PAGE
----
Ultrastructural analysis of HSB-2 T-lymphoid cells and human cord blood mononuclear cells infected with human herpesvirus 6 revealed the presence, in the cell cytoplasm, of annulate lamellae (AL), which were absent in uninfected cells. Time course analysis of the appearance of AL following viral infection showed that no AL were visible within the first 72 h postinfection and that their formation correlated with the expression of the late viral glycoprotein gp116. The requirement of active viral replication for AL neoformation was further confirmed by experiments using inactivated virus or performed in presence of the viral DNA polymerase inhibitor phosphonoacetic acid. Both conventional electron microscopic examination and immunogold fracture labeling with anti-endoplasmic reticulum antibodies indicated a close relationship of AL with the endoplasmic reticulum and nuclear membranes. However, when the freeze-fractured cells were immunogold labeled with an anti-gp116 monoclonal antibody, AL membranes were densely labeled, whereas nuclear membranes and endoplasmic reticulum cisternae appeared virtually unlabeled, showing that viral envelope glycoproteins selectively accumulate in AL. In addition, gold labeling with Helix pomatia lectin and wheat germ agglutinin indicated that AL cisternae, similar to cis- Golgi membranes, contain intermediate, but not terminal, forms of glycoconjugates. Taken together, these results suggest that in this cell- virus system, AL function as a viral glycoprotein storage compartment and as a putative site of O-glycosylation.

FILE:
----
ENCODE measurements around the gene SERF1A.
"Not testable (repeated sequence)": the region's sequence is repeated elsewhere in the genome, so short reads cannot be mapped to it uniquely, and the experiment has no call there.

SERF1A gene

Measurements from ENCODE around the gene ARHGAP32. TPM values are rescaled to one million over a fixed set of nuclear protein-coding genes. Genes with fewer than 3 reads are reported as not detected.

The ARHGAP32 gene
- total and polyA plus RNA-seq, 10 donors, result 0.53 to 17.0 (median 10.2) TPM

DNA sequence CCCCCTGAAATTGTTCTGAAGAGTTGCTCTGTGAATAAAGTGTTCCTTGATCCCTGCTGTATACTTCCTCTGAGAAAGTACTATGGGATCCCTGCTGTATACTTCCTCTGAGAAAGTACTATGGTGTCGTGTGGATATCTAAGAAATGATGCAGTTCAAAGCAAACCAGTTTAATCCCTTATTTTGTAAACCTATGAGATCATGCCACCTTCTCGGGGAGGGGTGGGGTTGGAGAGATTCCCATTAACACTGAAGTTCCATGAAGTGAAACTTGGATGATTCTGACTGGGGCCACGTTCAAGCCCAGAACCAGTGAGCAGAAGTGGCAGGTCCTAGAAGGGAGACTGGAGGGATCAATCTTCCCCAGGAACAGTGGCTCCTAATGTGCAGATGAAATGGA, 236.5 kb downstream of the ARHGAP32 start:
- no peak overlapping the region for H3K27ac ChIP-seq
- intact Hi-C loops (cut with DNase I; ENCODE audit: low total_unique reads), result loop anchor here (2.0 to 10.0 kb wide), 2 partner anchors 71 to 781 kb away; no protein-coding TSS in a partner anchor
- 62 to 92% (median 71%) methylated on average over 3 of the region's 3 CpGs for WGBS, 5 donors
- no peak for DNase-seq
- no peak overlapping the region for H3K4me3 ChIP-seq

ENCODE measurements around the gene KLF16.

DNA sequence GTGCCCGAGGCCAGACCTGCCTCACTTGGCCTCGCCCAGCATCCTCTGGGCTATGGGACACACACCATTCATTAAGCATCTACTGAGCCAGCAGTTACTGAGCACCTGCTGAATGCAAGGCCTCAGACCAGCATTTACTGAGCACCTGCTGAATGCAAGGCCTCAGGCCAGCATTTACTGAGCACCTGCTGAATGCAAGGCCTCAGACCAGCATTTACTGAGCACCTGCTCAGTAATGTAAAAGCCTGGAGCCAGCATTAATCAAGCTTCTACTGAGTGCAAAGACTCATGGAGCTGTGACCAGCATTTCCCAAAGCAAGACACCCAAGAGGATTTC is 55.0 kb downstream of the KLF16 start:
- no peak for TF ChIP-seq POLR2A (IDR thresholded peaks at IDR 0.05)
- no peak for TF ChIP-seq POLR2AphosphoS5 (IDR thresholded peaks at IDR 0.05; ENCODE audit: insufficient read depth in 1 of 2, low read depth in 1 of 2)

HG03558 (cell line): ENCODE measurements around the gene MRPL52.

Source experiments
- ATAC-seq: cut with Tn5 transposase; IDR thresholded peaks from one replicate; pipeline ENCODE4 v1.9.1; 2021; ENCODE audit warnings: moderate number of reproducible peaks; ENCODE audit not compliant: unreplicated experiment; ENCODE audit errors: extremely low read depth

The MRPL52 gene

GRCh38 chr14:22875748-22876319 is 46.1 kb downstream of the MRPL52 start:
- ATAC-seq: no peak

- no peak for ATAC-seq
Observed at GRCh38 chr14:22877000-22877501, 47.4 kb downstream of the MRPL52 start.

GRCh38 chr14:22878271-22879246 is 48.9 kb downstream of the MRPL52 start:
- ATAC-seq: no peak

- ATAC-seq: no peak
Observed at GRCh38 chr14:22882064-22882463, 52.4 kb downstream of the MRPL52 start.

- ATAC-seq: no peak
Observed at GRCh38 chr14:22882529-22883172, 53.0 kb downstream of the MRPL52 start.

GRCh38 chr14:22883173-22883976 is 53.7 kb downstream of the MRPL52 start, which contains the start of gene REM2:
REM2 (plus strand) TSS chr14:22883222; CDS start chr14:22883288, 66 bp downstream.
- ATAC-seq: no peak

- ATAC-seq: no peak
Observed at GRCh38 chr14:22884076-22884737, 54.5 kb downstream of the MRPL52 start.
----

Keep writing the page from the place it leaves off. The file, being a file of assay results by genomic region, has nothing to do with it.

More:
|Number of pages||9|
|Journal||Journal of Virology|
|Publication status||Published - Dec 1998|
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